Waterloo Region Record

Kitchener transit pilot project getting reviewed

Alternativ­e service ‘wonderful addition’ for patients travelling to Freeport hospital, taking them to door

- Jweidner@therecord.com Twitter: @WeidnerRec­ord JOHANNA WEIDNER

KITCHENER — A Grand River Transit pilot project in Kitchener will get another look before it’s discontinu­ed at the end of the year.

Region of Waterloo staff were directed to explore alternativ­es for the 901 Flex Trinity-Freeport route, which travels between Trinity Village and Grand River Hospital’s Freeport campus with a few stops along the way.

“At the Freeport end, there’s a lot more potential use,” said Coun. Tom Galloway, who put forward the motion to send it back to staff to explore alternativ­es at the last council meeting. “The doctors and staff there would really like to see us have a regular service.”

Four doctors at Freeport sent a letter to council asking it to continue the service, saying it was a “wonderful addition” at the hospital, which is the second largest in the region providing a range of in-patient and outpatient care.

Coun. Sue Foxton also urged council to reconsider for the sake of the many Freeport patients who are disabled and depend on public transporta­tion.

“The Flex takes them to the door. The normal bus drops them at the road. Most of their clients are in severe rehab because of stroke, heart, amputation­s, many are in wheelchair­s,” Foxton said. “The need is essential.”

The regular bus stop on King Street is quite a distance and downhill from Freeport’s front entrance, and another at the back of the property on Morrison Road is a long, steep sidewalk away. For people using a wheelchair or other mobility aid, that’s a huge hurdle.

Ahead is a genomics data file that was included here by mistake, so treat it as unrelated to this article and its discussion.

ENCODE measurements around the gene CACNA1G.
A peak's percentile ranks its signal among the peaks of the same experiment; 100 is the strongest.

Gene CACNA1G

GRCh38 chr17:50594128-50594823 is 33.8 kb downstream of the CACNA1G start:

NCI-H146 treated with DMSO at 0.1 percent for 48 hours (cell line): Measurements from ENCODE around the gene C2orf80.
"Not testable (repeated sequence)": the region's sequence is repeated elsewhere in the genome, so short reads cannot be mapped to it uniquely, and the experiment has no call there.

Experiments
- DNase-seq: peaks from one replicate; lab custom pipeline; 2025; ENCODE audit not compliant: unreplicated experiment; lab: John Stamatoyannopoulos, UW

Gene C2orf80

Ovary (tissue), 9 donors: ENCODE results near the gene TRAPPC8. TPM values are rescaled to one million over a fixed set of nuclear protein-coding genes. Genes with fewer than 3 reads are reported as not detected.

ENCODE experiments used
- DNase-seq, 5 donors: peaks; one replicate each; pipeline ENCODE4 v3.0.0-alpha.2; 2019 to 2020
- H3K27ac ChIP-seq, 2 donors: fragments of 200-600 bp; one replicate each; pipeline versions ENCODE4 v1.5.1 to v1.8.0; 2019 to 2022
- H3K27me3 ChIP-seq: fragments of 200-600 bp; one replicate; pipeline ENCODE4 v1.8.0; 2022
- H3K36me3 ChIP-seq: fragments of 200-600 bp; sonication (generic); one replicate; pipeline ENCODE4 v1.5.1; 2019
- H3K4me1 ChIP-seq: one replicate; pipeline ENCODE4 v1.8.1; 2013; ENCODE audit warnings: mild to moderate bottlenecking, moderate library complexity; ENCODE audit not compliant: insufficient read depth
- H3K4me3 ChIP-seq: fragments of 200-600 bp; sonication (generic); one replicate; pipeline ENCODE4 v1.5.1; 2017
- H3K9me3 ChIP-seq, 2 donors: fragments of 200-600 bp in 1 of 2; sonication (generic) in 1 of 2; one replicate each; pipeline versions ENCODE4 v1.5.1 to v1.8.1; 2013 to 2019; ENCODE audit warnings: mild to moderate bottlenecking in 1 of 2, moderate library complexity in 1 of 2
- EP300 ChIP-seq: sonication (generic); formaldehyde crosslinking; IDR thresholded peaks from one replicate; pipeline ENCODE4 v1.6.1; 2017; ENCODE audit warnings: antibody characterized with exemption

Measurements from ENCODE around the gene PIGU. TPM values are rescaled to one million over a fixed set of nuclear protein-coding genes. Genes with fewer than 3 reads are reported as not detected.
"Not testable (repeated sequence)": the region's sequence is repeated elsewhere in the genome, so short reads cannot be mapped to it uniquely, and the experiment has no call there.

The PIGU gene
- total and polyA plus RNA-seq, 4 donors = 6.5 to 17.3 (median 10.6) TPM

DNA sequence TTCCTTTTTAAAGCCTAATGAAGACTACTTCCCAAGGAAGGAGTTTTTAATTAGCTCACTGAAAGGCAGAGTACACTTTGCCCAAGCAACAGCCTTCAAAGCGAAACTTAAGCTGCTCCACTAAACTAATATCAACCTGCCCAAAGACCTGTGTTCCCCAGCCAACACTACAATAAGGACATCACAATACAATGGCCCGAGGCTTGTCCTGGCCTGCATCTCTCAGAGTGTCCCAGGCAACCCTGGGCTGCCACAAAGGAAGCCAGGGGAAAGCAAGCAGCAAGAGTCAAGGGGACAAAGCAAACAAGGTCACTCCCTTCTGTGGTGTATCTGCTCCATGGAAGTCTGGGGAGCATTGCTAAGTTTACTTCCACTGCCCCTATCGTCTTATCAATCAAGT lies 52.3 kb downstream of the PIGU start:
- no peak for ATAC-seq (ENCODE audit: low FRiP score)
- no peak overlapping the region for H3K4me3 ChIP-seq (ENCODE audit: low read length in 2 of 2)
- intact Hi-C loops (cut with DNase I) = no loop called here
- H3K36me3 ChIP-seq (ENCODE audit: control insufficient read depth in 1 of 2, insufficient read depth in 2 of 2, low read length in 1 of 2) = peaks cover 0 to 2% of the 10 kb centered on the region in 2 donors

MobilityPl­us is available, but the service is busy and time slots can be limited. Regular buses don’t have enough room in front of Freeport to turn.

Galloway said there is a demand the region should try to meet. “There’s enough ridership. Now it’s just how do we do it?”

As for the other end at the Trinity retirement home, mostly staff were using the route rather than residents.

Galloway said the region can’t provide custom service to staff, but it can look at other routes in the neighbourh­ood and perhaps find a solution that’s more convenient.

“There are different issues at both ends,” Galloway said.

He expects staff to come back with a report before the end of the year with potential options before the pilot is discontinu­ed.

The Trinity-Freeport route was one of three alternativ­e service delivery pilot projects launched last fall in Kitchener, Waterloo and Cambridge in areas that are difficult to serve with convention­al buses and routes. They used on-demand service, smaller or privately owned vehicles, and partnershi­ps.

Trinity-Freeport offered community bus access to seniors and medical facilities in South Kitchener delivered by Voyago Transporta­tion. Initially it was on-demand with no fixed route or schedule, but that was tweaked in October to operate on a schedule with both fixed and requested stops.

Both the 901 and 903 Flex Northwest Waterloo, a ridesharin­g service in partnershi­p with RideCo, will continue beyond their 10-month run to the end of this year, giving customers time to prepare and the region more time to test and learn.

The 902 Flex Hespeler Village, a subsidized taxi service with Golden Triangle Taxi, is slated to end on Sept. 6, but regional staff will continue discussion­s with a community organizati­on on an alternativ­e.

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